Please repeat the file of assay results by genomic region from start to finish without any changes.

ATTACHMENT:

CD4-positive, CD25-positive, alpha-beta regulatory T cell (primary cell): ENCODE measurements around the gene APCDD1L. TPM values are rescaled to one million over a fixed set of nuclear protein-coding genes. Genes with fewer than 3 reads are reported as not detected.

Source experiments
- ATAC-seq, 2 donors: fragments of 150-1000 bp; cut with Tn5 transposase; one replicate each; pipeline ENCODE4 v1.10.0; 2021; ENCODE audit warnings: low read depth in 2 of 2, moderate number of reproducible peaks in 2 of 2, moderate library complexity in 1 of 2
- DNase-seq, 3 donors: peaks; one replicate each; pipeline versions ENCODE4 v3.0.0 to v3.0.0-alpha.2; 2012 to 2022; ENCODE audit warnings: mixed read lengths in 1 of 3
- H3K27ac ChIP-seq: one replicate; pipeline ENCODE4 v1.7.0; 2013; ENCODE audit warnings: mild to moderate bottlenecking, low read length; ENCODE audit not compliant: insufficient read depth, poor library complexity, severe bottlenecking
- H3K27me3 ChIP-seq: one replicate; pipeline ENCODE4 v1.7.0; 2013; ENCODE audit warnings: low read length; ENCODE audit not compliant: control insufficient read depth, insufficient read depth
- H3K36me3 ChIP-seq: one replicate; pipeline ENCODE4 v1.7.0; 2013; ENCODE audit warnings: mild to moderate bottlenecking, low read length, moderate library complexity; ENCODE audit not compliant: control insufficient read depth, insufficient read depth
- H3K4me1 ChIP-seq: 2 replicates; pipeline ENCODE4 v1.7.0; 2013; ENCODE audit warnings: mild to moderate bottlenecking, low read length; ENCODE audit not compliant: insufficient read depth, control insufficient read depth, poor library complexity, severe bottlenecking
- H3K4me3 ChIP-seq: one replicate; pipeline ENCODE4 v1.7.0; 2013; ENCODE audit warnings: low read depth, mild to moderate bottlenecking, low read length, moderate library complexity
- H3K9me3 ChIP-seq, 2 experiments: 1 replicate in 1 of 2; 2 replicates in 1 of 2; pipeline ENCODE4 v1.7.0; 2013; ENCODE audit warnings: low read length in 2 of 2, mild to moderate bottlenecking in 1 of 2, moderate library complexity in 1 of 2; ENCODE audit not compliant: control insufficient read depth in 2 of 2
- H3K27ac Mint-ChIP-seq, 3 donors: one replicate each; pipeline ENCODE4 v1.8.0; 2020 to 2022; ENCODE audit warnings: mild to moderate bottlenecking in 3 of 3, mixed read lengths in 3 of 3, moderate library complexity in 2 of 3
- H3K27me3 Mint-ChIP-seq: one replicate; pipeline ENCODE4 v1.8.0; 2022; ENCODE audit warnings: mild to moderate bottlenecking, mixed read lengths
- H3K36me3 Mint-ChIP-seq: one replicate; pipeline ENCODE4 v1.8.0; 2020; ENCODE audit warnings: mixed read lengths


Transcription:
CD4-positive, CD25-positive, alpha-beta regulatory T cell (primary cell): ENCODE measurements around the gene APCDD1L. TPM values are rescaled to one million over a fixed set of nuclear protein-coding genes. Genes with fewer than 3 reads are reported as not detected.

Source experiments
- ATAC-seq, 2 donors: fragments of 150-1000 bp; cut with Tn5 transposase; one replicate each; pipeline ENCODE4 v1.10.0; 2021; ENCODE audit warnings: low read depth in 2 of 2, moderate number of reproducible peaks in 2 of 2, moderate library complexity in 1 of 2
- DNase-seq, 3 donors: peaks; one replicate each; pipeline versions ENCODE4 v3.0.0 to v3.0.0-alpha.2; 2012 to 2022; ENCODE audit warnings: mixed read lengths in 1 of 3
- H3K27ac ChIP-seq: one replicate; pipeline ENCODE4 v1.7.0; 2013; ENCODE audit warnings: mild to moderate bottlenecking, low read length; ENCODE audit not compliant: insufficient read depth, poor library complexity, severe bottlenecking
- H3K27me3 ChIP-seq: one replicate; pipeline ENCODE4 v1.7.0; 2013; ENCODE audit warnings: low read length; ENCODE audit not compliant: control insufficient read depth, insufficient read depth
- H3K36me3 ChIP-seq: one replicate; pipeline ENCODE4 v1.7.0; 2013; ENCODE audit warnings: mild to moderate bottlenecking, low read length, moderate library complexity; ENCODE audit not compliant: control insufficient read depth, insufficient read depth
- H3K4me1 ChIP-seq: 2 replicates; pipeline ENCODE4 v1.7.0; 2013; ENCODE audit warnings: mild to moderate bottlenecking, low read length; ENCODE audit not compliant: insufficient read depth, control insufficient read depth, poor library complexity, severe bottlenecking
- H3K4me3 ChIP-seq: one replicate; pipeline ENCODE4 v1.7.0; 2013; ENCODE audit warnings: low read depth, mild to moderate bottlenecking, low read length, moderate library complexity
- H3K9me3 ChIP-seq, 2 experiments: 1 replicate in 1 of 2; 2 replicates in 1 of 2; pipeline ENCODE4 v1.7.0; 2013; ENCODE audit warnings: low read length in 2 of 2, mild to moderate bottlenecking in 1 of 2, moderate library complexity in 1 of 2; ENCODE audit not compliant: control insufficient read depth in 2 of 2
- H3K27ac Mint-ChIP-seq, 3 donors: one replicate each; pipeline ENCODE4 v1.8.0; 2020 to 2022; ENCODE audit warnings: mild to moderate bottlenecking in 3 of 3, mixed read lengths in 3 of 3, moderate library complexity in 2 of 3
- H3K27me3 Mint-ChIP-seq: one replicate; pipeline ENCODE4 v1.8.0; 2022; ENCODE audit warnings: mild to moderate bottlenecking, mixed read lengths
- H3K36me3 Mint-ChIP-seq: one replicate; pipeline ENCODE4 v1.8.0; 2020; ENCODE audit warnings: mixed read lengths